WordPress websites account for more than one-third of all websites on the Internet. WordPress is both flexible and powerful and runs some of the most used Internet sites such as Disney, FaceBook, and Sony. It is also heavily used by Small to Medium-sized Businesses (SMBs).  Unfortunately, these SMBs can neglect the security of their WordPress sites. Timothy Chiu, VP of Marketing at K2 CyberSecurity, found more than 1.5 million WordPress sites with critical vulnerabilities, often linked to one of 50,000+ plugins that improve WordPress functionality. CyberHoot has written extensively about insecure plugins publishing a Blog article on dangerous Chrome Browser extensions. WordPress plugins are no different. Security gaps continue to be found within the plugins of WordPress sites with alarming frequency.  This makes it critical to have proper measures in place to defend against these clear and present dangers.

How To Secure Your Site

CyberHoot runs on WordPress and, as a cybersecurity focused company, we take great pains to secure our site from attack. Here are our best practices for protecting WordPress.

Minimize Plugins; Update and Patch everything else

According to a survey from Wordfence, 55.9% of WordPress sites get hacked due to a plugin vulnerability. WordPress Administrators should start by removing unused or unnecessary plugins to reduce risk. Then patch and update everything left including WordPress itself, WordPress plugins, the underlying operating system, and even the web server. One of WordPress’s strengths is its notifications which advises you whenever there’s a new plugin version or patch available. Follow these notices and patch at least monthly, but more often when something critical is released.  Develop a Vulnerability Alert Management Policy (VAMP) that dictates how quickly you must patch based upon the level of threat you face. CyberHoot has a VAMP template available for its customers.

Install a security plugin

Googling security plugins for WordPress sites will show you many articles detailing additional security plugins that can harden your WordPress site, inspect your plugins for missing patches, older versions, and even insecure plugins. CyberHoot runs a security plugin that shall remain nameless to protect our site. Here are some security plugin articles where you can find something to protect your site with:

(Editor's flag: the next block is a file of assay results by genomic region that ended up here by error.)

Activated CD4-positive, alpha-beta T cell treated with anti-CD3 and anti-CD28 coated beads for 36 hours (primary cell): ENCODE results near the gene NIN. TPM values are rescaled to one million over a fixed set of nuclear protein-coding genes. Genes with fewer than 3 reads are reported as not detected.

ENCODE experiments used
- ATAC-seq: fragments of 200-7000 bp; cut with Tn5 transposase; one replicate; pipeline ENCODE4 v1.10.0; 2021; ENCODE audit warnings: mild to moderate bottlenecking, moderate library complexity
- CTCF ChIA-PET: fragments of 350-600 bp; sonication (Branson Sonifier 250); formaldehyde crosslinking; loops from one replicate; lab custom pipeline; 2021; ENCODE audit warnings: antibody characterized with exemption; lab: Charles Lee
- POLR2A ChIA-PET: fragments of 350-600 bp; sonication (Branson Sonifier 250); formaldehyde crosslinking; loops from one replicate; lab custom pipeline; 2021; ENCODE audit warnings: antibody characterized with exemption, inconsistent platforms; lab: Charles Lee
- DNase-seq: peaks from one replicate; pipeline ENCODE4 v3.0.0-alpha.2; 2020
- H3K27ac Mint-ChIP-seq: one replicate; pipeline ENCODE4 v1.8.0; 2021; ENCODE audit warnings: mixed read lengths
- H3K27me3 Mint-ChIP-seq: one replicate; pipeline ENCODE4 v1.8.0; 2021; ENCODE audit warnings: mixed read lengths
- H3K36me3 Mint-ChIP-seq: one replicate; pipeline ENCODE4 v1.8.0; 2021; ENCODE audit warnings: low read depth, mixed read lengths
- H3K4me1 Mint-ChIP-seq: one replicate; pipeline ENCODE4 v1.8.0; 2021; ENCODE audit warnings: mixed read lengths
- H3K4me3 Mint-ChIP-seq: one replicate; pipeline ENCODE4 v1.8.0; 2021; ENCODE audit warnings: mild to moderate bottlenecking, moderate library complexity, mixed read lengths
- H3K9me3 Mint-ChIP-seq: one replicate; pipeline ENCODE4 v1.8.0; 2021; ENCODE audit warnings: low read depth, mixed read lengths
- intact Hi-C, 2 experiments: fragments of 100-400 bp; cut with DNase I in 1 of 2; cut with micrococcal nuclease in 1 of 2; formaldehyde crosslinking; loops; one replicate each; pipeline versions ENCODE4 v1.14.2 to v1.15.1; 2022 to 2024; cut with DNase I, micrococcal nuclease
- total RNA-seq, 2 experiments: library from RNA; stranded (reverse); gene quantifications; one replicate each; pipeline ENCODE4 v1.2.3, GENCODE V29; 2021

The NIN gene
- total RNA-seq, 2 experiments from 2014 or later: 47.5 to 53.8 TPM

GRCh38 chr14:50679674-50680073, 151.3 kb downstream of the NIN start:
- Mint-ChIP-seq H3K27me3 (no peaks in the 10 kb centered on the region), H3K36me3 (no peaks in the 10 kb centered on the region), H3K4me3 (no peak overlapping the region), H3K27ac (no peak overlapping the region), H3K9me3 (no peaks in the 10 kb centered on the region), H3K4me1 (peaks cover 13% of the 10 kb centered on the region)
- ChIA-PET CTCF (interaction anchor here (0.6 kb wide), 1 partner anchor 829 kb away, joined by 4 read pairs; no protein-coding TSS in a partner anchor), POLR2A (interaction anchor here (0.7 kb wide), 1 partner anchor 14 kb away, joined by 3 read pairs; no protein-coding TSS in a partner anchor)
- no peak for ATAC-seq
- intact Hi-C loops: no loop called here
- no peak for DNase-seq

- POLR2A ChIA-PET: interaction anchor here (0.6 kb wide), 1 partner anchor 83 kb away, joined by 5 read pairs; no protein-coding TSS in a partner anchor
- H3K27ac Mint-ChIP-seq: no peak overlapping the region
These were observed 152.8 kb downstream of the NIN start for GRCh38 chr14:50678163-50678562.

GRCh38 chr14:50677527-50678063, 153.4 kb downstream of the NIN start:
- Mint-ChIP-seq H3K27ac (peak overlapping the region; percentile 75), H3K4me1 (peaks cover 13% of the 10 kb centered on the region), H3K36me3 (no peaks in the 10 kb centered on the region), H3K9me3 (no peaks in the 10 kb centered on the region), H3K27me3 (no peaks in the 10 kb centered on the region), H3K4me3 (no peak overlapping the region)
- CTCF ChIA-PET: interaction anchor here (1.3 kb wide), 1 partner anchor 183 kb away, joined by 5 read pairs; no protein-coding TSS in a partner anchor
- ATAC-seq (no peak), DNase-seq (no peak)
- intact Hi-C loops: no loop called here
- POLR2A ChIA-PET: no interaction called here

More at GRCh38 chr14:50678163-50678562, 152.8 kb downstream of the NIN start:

Scan and Check Your Site

Businesses should scan their WordPress sites. Scans are efficient, inexpensive, and give information that helps in later assessment stages. Most hackers run scans themselves, so it’s smart to do the same to see what hackers see. It’s important to know that scanning doesn’t provide a complete list of security vulnerabilities. It’s just one piece of the overall strategy. Scanning tests for common vulnerabilities including:

  • Cross-Site Scripting (XSS) allows attackers to inject malicious scripts into web pages viewed by other users
  • Cross-Site Request Forgery (CSRF), a third-party web page can trick a user’s browser into sending unauthorized commands to a Web application;
  • Broken authentication, a failure to verify user identity
  • Broken access control, a failure to enforce user permissions.

If the company doesn’t have the expertise to run these processes in-house, a third-party cybersecurity specialist can usually run these processes instead.

Manage Passwords and Site Access

It’s necessary to use unique 14+ character passwords for all admin accounts. With the average person using more than 90 online accounts (Source: Dashlane). CyberHoot recommends you adopt a password manager. Many free for personal use password manager options exist today including LastPass1Password, and Dashlane

Enable Two-Factor Authentication (2FA)

Using long and unique 14+ character passwords is not enough.  You must also enable Two-Factor Authentication for content developers and administrators of your Word Press site. Two-Factor Authentication is the combination of two of three of the following identification factors:

  1. Something you know – Most often a password for your account.
  2. Something you have – Such as a cell phone with a temporary authentication code.
  3. Something you are – Such as your fingerprint or facial recognition.

Concluding Thoughts On WordPress Websites

It’s important to manage your cybersecurity, especially on the website for your business. Work with your IT staff to secure your WordPress site and ensure you have strong cybersecurity hygiene throughout your business.   

To learn how to scan your WordPress site, watch this short video: